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Forum topic by Tim_456 posted 01-26-2010 06:04 AM 5459 views 0 times favorited 8 replies Add to Favorites Watch
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Tim_456

170 posts in 3060 days


01-26-2010 06:04 AM

I finally have enough justification for buying a spray system and I’m going to go with the HVLP conversion system but can I put any paint in it? Can I get a gallon of latex paint from Home Depot, thin it with some water and pump it through the sprayer or do I need to go with some specialty enamel paint or something else? I’ve been able to get alot of information about the spray guns and systems but everyone just glosses over (no pun intended) the paint that’s used. maybe I’m overcomplicating this but I’m not feeling confident about the paint. Any help or resources would be great!
Thanks!


8 replies so far

View barryvabeach's profile

barryvabeach

159 posts in 2509 days


#1 posted 01-26-2010 02:24 PM

Tim, most HVLP guns won’t spray latex well. There are designed for spraying much thinner stuff, like lacquer, shellac or waterborne laquer. If your main goal is to spray latex, I wouldn’t get an HVLP, instead I would use a Wagner airless, even if you thinned it enough to spray ( using additives like Floetrol ) it is pretty abrasive on the gun. The main reason to buy HVLP is to spray clears liike waterbornes, lacquers, shellacs, etc. Most of the major manufactures offer tinted versions of there clear finishes and an HVLP willl do fine with those.

View iamwelty's profile

iamwelty

254 posts in 2581 days


#2 posted 01-26-2010 03:37 PM

Barry is correct… Latex and HVLP don’t play well together. The guns do spray reduced enamel very well, so when you can substitute enamel for latex, the spray gun will provide a great alternative.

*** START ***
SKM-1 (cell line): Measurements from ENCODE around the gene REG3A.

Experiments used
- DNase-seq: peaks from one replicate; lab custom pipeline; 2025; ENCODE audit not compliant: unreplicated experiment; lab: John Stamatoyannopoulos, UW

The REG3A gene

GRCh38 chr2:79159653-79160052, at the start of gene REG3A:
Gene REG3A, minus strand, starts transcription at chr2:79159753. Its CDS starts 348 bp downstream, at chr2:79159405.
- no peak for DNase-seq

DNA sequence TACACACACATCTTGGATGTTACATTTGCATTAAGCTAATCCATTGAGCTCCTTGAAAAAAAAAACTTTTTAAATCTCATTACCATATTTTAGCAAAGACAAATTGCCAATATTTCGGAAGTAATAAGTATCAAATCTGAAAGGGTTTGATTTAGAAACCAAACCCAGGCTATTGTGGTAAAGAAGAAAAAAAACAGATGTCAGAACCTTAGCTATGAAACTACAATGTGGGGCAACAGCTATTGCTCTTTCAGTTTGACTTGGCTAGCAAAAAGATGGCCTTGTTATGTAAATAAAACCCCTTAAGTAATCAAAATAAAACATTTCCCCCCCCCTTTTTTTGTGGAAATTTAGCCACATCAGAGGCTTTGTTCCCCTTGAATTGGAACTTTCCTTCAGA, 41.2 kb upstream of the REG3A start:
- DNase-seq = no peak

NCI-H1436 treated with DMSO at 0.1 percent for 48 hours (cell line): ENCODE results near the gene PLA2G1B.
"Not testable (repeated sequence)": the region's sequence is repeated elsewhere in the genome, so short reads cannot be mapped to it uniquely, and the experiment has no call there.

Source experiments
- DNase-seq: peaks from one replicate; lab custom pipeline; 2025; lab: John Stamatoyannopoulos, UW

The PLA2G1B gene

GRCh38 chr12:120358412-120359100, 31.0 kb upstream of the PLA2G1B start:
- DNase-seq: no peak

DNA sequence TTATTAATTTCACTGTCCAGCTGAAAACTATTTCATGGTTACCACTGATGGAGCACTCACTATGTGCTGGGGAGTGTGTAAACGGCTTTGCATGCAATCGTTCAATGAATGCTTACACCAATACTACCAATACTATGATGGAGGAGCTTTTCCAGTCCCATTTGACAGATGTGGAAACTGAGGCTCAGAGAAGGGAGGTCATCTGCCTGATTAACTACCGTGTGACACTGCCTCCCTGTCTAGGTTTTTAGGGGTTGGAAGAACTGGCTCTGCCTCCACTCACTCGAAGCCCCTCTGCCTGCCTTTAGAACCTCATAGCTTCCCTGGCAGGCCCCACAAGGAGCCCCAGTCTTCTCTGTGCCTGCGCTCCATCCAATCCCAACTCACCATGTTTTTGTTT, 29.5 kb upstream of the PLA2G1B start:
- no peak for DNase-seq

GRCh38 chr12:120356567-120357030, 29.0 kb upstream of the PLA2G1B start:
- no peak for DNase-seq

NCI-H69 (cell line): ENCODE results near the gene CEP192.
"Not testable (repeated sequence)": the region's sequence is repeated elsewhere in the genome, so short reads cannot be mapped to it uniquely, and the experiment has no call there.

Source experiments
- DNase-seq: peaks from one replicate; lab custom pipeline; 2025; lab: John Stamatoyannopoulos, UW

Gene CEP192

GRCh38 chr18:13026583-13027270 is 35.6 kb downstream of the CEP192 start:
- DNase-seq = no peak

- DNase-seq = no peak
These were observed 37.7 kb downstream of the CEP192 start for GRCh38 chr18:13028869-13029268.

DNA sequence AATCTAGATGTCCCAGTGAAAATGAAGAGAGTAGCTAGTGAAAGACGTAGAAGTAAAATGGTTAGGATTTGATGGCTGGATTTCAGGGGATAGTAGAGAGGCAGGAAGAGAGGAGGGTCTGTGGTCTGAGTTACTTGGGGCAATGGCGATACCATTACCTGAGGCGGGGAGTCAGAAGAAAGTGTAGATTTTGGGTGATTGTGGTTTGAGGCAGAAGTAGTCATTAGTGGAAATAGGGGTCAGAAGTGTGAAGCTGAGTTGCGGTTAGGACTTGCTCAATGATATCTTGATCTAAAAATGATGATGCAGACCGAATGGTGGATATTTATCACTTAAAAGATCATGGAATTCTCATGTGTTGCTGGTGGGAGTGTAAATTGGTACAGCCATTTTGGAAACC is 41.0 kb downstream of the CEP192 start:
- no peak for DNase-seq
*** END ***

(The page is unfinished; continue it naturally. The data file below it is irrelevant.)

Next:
-- There is a fine line between eroticism and nausea...

View RedShirt013's profile

RedShirt013

219 posts in 3127 days


#3 posted 01-26-2010 07:09 PM

I have an Earlex HVLP 5000 and I’ve used it to spray latex paint before. Home Depot Behr Eggshell. Used the tip it came with, it was a larger one I think 2mm. But it does need to be thinned, if I remember correctly I used 5 part paint 2 part water about 1 part floetrol, so if you want to lay on a heavy coat you do need to spray several times. Doesn’t atomize too well but good enough for carpentry items eg doors & trims.

I’ve never used those $50 Wagner Airless guns before so I can’t comment on those. But I’ve used my father’s $300 airless sprayer before, and it is so much work to setup and clean, and waste quite a bit of paint in the process, that I wouldn’t consider using it unless I’m painting several rooms. Those thing can spray a lot of paint in a very short time. On the other hand, I wouldn’t use my HVLP to paint the house either since that would take a long time (I used it to paint some doors)

For a woodworking project needing a painted finish I would definitely used tinted lacquer over latex, if surface and budget allows. I didn’t know about the abrasive effect that Barry mentioned, thanks for pointing that out.

-- Ed

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Tim_456

170 posts in 3060 days


#4 posted 01-27-2010 06:14 AM

Thanks guys, sounds like latex is out, which in general is ok for me. Is the lacquer or enamel paint something that Sherwin-Williams would sell?